News Guild on verge of representing majority of workers in troubled industry

WASHINGTON (PAI)—The News Guild has gained so many newspaper members in the last two years, due to workers’ decisions to battle hedge fund takeovers and mergers that have devastated the industry, that it’s on the verge of representing more than half of all newspaper workers in North America, its officers reported to its convention in mid-Oct.

And that’s not counting the Guild’s other gains, among non-profit organizations as well as other unions’ staffs, that have led it to the greatest percentage growth of any AFL-CIO union in that time, they added.

That good news led the Guild’s virtual convention, now called a Sector Conference, on Oct. 15-16, which preceded the convention of its parent union, the Communications Workers.

The bad news, however, is the news industry is shrinking thanks to a combination of the pandemic, the internet robbing it of vital ad revenue, and rapacious hedge fund takeovers, led by Alden. The fund swoops in, buys newspapers, sells off their real estate, slashes staff, closes papers, and walks away with the profits, to be sent to their private, secret investors. Staffers are left without jobs, pay, or pensions, in tears, and with broken, hurting families.

As a result, “The News Guild has been at the forefront of trying to find solutions” for the industry’s ills “for more than a decade,” International Chair Martha Waggoner told the delegates, gathered virtually due to the coronavirus pandemic.

Those solutions include lobbying Congress for tax credits for newspaper subscribers and the Guild’s long-running Save The News campaign. It emphasizes the importance of local and regional newspapers providing needed exposure and oversight of both politicians and businesses. It’s also working on ideas to both help the workers and save newspapers money.

Prime among those was a new pension plan developed by New York Times News Guild members, working with analysts and experts, to retain elements of a traditional pension but at a lower cost to the company.

But often publishers, especially hedge fund-installed managers, were unresponsive or worse. So until now “the strike threat was on the back burner,” said Waggoner. But 2021 has seen increasing numbers of walkouts against management, and especially hedge fund greed.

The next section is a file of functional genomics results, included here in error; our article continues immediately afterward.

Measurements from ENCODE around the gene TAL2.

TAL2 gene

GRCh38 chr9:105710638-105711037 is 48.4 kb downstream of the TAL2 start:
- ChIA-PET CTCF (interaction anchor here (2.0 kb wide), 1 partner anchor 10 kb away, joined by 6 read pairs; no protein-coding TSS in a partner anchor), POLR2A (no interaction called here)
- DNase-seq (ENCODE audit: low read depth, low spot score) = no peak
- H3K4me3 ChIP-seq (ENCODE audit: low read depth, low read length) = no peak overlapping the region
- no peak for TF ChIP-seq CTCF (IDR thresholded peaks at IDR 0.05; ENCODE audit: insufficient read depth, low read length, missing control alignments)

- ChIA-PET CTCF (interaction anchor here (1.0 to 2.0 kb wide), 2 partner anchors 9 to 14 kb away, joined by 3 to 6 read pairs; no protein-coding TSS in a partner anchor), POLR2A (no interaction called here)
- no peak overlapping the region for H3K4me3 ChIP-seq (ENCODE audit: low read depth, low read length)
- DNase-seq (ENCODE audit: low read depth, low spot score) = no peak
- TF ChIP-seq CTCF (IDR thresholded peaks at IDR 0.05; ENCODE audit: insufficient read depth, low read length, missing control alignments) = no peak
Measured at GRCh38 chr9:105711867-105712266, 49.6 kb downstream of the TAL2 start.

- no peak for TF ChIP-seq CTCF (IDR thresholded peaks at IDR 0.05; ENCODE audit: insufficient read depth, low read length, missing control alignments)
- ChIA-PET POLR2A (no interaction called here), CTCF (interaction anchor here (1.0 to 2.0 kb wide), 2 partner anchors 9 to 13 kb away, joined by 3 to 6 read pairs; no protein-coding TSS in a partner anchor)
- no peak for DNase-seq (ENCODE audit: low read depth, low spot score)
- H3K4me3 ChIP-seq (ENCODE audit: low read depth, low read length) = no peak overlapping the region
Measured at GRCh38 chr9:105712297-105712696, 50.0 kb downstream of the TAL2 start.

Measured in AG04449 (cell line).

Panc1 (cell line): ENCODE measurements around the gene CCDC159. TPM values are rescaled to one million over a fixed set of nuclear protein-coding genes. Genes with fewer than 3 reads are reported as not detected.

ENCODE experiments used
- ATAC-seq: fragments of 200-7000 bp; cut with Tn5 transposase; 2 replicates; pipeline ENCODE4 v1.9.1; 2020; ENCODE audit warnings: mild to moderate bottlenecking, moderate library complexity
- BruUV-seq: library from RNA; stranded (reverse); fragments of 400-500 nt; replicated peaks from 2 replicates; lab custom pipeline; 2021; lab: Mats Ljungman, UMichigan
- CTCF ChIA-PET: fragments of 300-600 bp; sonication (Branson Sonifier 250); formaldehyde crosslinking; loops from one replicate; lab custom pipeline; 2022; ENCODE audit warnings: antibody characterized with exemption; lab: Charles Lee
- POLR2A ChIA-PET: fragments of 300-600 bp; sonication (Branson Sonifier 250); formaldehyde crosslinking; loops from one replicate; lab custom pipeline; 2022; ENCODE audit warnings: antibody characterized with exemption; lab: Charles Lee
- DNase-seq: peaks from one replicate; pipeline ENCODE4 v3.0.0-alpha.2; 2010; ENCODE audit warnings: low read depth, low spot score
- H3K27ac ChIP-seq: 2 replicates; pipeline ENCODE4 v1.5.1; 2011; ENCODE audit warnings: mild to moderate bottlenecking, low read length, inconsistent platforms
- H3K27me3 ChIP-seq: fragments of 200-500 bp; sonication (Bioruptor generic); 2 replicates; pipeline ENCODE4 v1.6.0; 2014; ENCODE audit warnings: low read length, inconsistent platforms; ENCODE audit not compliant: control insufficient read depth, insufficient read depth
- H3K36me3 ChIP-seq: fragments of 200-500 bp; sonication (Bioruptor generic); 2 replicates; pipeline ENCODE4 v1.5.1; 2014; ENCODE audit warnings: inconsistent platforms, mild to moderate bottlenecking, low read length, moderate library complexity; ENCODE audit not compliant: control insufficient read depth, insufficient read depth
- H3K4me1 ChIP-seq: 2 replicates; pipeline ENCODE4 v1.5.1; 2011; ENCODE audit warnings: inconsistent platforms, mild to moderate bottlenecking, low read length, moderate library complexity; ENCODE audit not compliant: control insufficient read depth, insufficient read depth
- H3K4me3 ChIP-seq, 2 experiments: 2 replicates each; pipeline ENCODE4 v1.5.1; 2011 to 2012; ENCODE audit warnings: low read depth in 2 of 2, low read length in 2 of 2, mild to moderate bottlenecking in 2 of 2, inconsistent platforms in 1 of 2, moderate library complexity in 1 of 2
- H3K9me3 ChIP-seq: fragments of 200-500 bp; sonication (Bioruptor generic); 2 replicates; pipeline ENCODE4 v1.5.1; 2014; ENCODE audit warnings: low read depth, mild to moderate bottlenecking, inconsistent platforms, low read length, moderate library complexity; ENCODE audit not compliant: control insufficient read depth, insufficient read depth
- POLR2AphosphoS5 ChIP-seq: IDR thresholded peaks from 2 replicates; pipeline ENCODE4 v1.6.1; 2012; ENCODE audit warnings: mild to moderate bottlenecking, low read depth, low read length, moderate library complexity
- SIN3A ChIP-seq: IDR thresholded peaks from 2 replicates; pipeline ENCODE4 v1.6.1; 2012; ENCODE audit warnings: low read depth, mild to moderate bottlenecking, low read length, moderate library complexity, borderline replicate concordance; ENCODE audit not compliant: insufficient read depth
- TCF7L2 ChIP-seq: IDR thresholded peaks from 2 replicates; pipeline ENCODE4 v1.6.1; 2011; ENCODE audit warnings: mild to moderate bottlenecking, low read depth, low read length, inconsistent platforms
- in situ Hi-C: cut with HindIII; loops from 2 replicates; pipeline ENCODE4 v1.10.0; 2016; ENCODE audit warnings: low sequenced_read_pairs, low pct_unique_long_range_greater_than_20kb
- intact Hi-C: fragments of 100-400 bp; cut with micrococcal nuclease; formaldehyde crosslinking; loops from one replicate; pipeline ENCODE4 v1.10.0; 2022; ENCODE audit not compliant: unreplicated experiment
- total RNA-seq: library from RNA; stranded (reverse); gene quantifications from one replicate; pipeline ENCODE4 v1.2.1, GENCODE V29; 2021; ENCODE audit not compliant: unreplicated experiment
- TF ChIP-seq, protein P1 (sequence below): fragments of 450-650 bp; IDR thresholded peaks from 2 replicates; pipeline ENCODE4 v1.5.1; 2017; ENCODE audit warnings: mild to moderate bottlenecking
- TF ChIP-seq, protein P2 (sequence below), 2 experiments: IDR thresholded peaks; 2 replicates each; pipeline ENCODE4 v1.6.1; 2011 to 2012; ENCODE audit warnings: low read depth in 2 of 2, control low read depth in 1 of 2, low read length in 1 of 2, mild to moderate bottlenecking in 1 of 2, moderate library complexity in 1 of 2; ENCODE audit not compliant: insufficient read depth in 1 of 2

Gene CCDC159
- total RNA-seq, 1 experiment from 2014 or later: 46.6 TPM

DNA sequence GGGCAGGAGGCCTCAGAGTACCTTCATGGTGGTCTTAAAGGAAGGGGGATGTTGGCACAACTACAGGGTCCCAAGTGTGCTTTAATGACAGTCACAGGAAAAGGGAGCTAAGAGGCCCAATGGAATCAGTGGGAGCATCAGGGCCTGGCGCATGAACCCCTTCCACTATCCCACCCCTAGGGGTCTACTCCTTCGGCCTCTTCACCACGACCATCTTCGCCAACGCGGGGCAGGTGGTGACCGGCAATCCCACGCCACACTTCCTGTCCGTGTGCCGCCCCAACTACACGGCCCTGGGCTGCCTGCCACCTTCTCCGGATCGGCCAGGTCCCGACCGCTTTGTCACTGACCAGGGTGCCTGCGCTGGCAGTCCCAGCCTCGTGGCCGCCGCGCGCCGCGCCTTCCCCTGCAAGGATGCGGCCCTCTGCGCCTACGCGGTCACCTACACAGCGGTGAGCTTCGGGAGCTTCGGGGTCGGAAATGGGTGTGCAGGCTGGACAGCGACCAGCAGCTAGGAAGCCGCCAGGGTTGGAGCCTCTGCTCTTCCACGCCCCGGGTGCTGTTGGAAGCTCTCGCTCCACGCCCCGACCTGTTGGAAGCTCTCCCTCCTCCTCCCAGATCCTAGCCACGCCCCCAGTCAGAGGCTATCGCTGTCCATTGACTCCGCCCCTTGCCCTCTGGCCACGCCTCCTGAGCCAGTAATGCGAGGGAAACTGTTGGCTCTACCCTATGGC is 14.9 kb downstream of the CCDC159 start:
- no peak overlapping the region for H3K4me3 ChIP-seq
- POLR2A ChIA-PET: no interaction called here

News Guild

It’s also seen increasing organizing and unionization in the industry, News Guild President Jon Schleuss said. He rattled off a list of new news organizations large (The Tribune Company, for example) and small (alternative papers in Florida) TNG has organized, with appropriate climbs in membership.

“The New York News Guild added 1,700, Washington-Baltimore added 887, the News Media Guild” of the West Coast “added 801,” and two other locals added more than 100 each. Another victory may be on the horizon, as TNG is supporting a successful struggle in Albany, N.Y., its president reported. If it wins “and we expect we will,” the number of workers it represents will double. Those gains pushed TNG far over 20,000 members, close to 24,000.

“Soon, we will represent more than half of all journalists in North America,” Schleuss predicted.

And legislatively, when Congress extended the Paycheck Protection Program last December—the billions of dollars it made available to employers to keep workers on the job despite the pandemic’s havoc—it added newspapers to the list of eligible employers, Executive Vice President Marian Needham said.

That doesn’t mean everything is positive. “Employers are hiring union-busters left and right” to try to stop organizing drives at papers, just as they do in all other industries, she warned. And the hedge fund menace still looms.

To combat that, TNG locals have added 65 more member-organizers, and TNG added three more national level organizers, which CWA OK’d. TNG has also drawn on more than $5 million in grants from a special CWA fund dedicated to that goal, said Needham.

And the PPP money came after accelerating newspaper closures due to the pandemic’s ravages. Including those latest shutdowns, the nation has lost approximately half of its journalists’ jobs—and their coverage of state and local news—since 2005, mostly due to the internet’s devouring of advertising, compounded by publishers’ inability to adjust.

That’s one big reason TNG has undertaken its long Save The News campaign with a local, rather than a national, emphasis. Staffers out on the streets have convinced subscribers, and non-subscribers, that without a local newspaper, local officials and businesses can carry out schemes and shenanigans with no oversight and no accountability.

That message is successful, opinion polls show: Readers trust local news more than national news.

Besides reports on the state of the union, and its top industry, delegates spent their time working through constitutional changes to nominations and elections, and enacting new procedures to deal with sexual harassment and intimidation when involving members of the same bargaining unit—and not bosses harassing workers.

Co-worker harassment is a thorny issue nationwide. After a harrowing sequence in its Pittsburgh local, TNG is one of the first to try to think through a plan to deal with it.  Firms, including newspapers, sometimes deal with it through anti-harassment videos.

But “those are virtually checkboxes designed to give employers cover,” not handle or resolve the issue, one delegate said. “So TNG locals have to dig deep to create their own anti-harassment and anti-discrimination training on a regular basis,” she added.



Press Associates Union News Service provides national coverage of news affecting workers, including activism, politics, economics, legislation in Congress and actions by the White House, federal agencies and the courts that affect working people. Mark Gruenberg is Editor in chief and owner of Press Associates Union News Service, Washington, D.C.